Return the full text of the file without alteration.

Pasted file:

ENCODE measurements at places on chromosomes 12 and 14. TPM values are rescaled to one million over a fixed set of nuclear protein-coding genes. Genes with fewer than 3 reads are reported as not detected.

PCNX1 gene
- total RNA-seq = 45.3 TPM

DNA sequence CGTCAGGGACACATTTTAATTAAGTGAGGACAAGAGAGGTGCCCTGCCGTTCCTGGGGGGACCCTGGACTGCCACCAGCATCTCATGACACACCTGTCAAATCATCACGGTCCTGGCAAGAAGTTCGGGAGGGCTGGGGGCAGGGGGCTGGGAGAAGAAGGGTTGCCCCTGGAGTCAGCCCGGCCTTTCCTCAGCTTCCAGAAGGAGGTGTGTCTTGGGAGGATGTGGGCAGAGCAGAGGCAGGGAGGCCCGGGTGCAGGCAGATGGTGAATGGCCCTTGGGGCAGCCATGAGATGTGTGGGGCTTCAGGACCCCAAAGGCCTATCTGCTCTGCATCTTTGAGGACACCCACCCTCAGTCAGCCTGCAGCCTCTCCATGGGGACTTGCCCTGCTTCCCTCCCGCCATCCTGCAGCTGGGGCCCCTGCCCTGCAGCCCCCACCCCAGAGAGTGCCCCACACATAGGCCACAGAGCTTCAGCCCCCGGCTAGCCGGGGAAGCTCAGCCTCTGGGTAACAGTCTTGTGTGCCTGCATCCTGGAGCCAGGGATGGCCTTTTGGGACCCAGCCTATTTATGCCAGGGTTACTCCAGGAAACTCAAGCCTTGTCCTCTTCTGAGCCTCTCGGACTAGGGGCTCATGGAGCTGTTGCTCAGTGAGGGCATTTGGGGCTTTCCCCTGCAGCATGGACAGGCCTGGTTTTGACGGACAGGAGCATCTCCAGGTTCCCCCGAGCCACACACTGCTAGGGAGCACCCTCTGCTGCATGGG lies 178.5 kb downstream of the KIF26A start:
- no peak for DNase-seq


ENCODE measurements at places on chromosomes 12 and 14. TPM values are rescaled to one million over a fixed set of nuclear protein-coding genes. Genes with fewer than 3 reads are reported as not detected.

PCNX1 gene
- total RNA-seq = 45.3 TPM

DNA sequence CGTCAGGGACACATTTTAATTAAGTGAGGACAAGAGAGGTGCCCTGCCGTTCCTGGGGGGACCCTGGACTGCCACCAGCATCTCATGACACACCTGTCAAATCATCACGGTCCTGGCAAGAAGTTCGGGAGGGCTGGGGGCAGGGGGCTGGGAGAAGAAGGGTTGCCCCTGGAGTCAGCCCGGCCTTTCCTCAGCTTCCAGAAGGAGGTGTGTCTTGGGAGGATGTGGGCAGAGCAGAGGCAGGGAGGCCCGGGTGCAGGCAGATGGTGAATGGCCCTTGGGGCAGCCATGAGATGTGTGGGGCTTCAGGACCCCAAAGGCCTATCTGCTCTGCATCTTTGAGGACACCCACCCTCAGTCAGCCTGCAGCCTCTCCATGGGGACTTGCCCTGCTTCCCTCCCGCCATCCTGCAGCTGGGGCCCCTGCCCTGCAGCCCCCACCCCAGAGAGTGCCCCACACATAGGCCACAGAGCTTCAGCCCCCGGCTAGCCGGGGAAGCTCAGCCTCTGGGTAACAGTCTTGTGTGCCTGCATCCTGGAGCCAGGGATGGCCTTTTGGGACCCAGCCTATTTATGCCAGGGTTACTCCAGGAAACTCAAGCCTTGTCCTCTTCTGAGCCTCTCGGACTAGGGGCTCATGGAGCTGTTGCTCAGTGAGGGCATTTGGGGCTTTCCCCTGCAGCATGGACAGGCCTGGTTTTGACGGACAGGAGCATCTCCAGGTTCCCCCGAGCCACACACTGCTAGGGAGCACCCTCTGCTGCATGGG lies 178.5 kb downstream of the KIF26A start:
- no peak for DNase-seq